January 24, 2022
By: Richard Eskow
Economist Marshall Steinbaum recently appeared on The Zero Hour with RJ Eskow to discuss the economic and ethical issues surrounding student debt cancellation. Steinbaum is a Senior Fellow in Higher Education Finance at the Jain Family Institute and is a professor at the University of Utah. He is one of the authors of a seminal 2018 study from the Levy Economics Institute on the macroeconomic impact of student debt. As pressure grows for a solution, Steinbaum discussed both the economics and the ethics of student debt. The following selections from the interview have been lightly edited.
“We’ve now had a repayment pause for nearly two years,” Steinbaum said, and “the President just extended it by another couple of months.” (Note: Repayments have been suspended until May 1, 2022.) “And my view is that this, along with other … emergency pandemic income support policies for households is a good reason why the period of the pandemic has not been significantly worse, economically speaking, for the United States.”
Adds Steinbaum, “In that sense, I view the repayment pause as vindicating the predictions in the macroeconomic paper.”
In these exchange, Steinbaum discussed the ethical and economic dimensions of student debt:
ESKOW: We can also put a pin in … the moral argument, which exists entirely independently of the economics … (and ask) if, in fact, it was socially unjust to impose this debt on people in order to obtain what we might argue is a public good. (It) should arguably be addressed in some other way as we correct the injustice, perhaps by going to people with more disposable income than student debt holders. Would you agree with that?
STEINBAUM: Yeah, I definitely agree with that. I would add one further point to it … there’s definitely a moral case for student debt cancellation and a moral – an im-moral case – that student debt is an unjust way to finance a higher education system … My view is that people have had to take on more student debt in order to get basically the same job that they would have previously been able to get with a smaller amount of student debt had they been born in a previous cohort – either because college was cheaper or because their jobs just didn’t require higher education at all ….
ESKOW: … You’re talking about kind of a “credential inflation” … and (you have written that) nearly all negative net worth households are in negative territory, thanks to student debt. That category is growing rapidly. Could you say something about that?
STEINBAUM: Sure … Student debt is by far and away the greatest reason why a household would ever be a negative territory … student debt is not secured … So, if you look at the student debt crisis, as we call it, which is just to say the mounting balances of student loans in the population … Prior to that, very few households were in negative territory.
ESKOW: So, if you believe that as a social condition households with negative net worth are a problem, then … canceling student debt would help address that problem very significantly. Right?
STEINBAUM: Yeah. And … I think ‘credential inflation,’ as you characterize it, is a fact. That is a pattern in the labor market, increasingly over time, an entirely empirical thing.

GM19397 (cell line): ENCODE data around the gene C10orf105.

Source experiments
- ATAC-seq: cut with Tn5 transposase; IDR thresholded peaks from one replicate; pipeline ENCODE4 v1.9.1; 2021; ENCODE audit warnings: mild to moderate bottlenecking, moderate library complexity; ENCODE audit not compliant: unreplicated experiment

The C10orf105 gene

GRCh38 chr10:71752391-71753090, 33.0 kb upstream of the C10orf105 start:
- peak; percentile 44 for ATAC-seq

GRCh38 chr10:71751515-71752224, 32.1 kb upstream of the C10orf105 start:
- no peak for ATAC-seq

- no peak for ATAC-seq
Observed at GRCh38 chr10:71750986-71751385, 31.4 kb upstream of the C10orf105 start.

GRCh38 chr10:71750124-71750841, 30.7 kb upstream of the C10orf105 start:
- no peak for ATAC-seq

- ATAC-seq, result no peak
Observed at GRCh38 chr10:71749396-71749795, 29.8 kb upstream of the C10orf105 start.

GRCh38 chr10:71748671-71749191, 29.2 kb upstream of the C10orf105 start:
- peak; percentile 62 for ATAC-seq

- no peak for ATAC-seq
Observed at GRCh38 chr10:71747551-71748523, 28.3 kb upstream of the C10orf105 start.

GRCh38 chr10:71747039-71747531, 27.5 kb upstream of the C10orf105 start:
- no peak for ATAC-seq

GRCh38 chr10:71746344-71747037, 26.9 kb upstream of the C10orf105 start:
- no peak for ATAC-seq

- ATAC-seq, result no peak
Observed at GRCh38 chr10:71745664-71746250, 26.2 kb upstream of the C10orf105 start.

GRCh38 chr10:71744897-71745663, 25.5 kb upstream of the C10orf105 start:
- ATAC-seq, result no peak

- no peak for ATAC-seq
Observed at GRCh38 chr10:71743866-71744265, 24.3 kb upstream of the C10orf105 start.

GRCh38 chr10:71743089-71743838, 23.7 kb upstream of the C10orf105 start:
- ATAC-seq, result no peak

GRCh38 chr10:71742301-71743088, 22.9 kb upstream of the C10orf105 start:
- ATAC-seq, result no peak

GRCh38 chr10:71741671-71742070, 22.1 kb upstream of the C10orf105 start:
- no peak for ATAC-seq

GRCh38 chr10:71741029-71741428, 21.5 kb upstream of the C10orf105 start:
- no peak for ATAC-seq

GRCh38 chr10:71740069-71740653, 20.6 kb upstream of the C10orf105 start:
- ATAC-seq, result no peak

This idea that negative household net worth doesn’t matter, because you should count human capital, that’s more of a theoretical argument. … especially because a lot of student debtors don’t have a college degree or even any college experience at all … (many economists) think if you go to college you earn more money than you otherwise would have earned, and that should be capitalized in your household net worth.
And that, I think, is like total economist brain.
ESKOW: And Marshall, I’ve been thinking about the issue of non-repayment (of student loans) … if borrowers can’t pay them back, then the only impact that not cancelling their debt has is to harm them … it’s almost Calvinistic. ‘Well, you took on this debt, you should have known better. And even though there’s no benefit to be gained from continuing to hold this debt over you, we want to make sure you experience extreme and prolonged pain because you dared to do it.’ Am I unfair?
STEINBAUM: No, no, I think it’s absolutely accurate to reinterpret what are supposedly economic arguments in light of what’s actually going on, which is very much a moralistic judgment …
ESKOW: I “stan” (American philosopher and education advocate John Dewey. I think that education has social and cultural value that can’t be put in dollars and cents terms. But, in effect, it seems to me that we’re charging students usurious rates to get an education that will benefit everybody else at least as much as it benefits them, and probably more. In that sense, we are in debt to them, rather than the other way around. What do you think of that?
STEINBAUM: I definitely subscribe to the view that higher education, like all education, is a public good. And it was a mistake from the very beginning to conceive it as an investment in your future earnings. You know, this is the so-called human capital model in, in economics, that is an ideology of privatization of public goods …
But I view my role in all of this as yanking this entire debate away from the idea that people invest in education to invest in their future earnings …
The entire video interview can be seen here.
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